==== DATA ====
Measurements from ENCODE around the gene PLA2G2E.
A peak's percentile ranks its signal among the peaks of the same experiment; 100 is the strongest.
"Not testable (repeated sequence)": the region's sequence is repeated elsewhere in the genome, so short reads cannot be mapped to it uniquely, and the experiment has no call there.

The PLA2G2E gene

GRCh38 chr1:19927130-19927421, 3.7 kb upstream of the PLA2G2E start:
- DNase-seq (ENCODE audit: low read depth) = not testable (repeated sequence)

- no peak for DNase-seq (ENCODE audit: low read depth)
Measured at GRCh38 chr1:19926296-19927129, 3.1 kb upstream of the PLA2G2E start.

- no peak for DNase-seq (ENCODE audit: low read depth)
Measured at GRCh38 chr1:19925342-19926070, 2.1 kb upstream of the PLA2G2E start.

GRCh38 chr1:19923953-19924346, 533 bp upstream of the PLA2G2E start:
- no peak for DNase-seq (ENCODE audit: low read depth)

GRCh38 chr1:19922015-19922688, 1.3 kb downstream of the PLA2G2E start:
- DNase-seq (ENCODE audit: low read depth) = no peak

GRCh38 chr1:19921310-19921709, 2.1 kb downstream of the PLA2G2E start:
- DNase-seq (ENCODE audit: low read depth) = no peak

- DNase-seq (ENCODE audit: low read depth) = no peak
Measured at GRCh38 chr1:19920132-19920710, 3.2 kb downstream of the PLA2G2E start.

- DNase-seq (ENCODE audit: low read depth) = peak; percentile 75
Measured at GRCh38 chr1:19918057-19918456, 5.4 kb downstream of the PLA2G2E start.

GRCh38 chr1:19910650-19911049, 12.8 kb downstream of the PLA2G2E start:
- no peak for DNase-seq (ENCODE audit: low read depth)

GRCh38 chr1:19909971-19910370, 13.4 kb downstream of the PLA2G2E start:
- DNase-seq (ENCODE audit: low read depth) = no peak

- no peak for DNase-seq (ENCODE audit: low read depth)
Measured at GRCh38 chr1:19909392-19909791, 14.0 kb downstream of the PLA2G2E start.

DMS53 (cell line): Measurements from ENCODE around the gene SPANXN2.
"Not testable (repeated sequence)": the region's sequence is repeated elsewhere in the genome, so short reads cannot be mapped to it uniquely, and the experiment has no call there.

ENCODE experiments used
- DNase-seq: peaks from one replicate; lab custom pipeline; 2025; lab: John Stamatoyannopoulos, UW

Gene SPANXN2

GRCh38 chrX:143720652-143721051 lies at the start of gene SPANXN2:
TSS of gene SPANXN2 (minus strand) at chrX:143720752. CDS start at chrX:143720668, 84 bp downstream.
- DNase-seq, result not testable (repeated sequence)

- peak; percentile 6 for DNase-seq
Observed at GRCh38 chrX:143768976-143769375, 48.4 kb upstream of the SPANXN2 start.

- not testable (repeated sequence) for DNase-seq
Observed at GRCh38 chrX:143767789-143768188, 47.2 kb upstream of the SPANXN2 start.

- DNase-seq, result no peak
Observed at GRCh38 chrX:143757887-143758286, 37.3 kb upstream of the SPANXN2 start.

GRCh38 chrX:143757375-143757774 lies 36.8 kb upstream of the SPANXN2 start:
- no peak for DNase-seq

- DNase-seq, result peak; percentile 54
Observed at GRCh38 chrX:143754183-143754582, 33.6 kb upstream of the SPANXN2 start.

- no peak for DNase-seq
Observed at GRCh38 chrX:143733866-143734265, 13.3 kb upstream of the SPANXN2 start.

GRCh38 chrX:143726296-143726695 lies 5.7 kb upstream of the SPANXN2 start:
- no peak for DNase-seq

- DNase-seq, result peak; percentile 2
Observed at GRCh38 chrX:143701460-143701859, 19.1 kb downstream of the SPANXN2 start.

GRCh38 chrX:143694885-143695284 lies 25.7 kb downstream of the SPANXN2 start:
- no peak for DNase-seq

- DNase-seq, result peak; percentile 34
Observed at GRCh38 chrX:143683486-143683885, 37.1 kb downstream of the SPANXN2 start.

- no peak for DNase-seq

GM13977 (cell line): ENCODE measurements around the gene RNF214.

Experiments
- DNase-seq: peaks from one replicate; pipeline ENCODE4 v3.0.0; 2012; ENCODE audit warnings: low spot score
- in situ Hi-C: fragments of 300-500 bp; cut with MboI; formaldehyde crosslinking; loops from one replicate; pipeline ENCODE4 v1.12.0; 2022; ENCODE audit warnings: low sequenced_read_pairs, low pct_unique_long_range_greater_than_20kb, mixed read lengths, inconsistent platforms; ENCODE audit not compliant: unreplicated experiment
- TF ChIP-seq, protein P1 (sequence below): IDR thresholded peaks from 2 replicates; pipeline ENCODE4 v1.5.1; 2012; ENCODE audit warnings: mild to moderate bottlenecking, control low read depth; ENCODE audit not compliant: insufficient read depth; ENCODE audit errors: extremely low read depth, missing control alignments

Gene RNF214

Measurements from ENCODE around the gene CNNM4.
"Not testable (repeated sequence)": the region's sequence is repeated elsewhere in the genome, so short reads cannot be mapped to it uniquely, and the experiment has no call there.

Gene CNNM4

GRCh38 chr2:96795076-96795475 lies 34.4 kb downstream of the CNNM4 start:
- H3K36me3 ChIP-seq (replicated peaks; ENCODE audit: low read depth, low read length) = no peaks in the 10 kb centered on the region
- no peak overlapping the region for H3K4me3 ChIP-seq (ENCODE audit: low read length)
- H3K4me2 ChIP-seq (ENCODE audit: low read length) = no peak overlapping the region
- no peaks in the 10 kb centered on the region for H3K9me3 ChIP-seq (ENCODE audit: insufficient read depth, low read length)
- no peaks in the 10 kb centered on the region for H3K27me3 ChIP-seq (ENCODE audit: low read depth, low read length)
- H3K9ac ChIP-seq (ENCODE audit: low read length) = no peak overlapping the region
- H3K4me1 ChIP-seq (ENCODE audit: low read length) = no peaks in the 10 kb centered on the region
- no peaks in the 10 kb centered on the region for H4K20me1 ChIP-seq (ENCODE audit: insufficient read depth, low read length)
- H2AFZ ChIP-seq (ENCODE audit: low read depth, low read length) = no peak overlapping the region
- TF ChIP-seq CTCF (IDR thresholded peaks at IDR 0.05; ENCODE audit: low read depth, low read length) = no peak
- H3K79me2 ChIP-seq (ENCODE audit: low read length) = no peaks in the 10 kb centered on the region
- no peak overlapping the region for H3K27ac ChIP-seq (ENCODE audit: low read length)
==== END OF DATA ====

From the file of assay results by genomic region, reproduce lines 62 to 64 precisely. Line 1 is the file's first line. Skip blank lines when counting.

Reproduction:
Measurements from ENCODE around the gene CNNM4.
"Not testable (repeated sequence)": the region's sequence is repeated elsewhere in the genome, so short reads cannot be mapped to it uniquely, and the experiment has no call there.

Gene CNNM4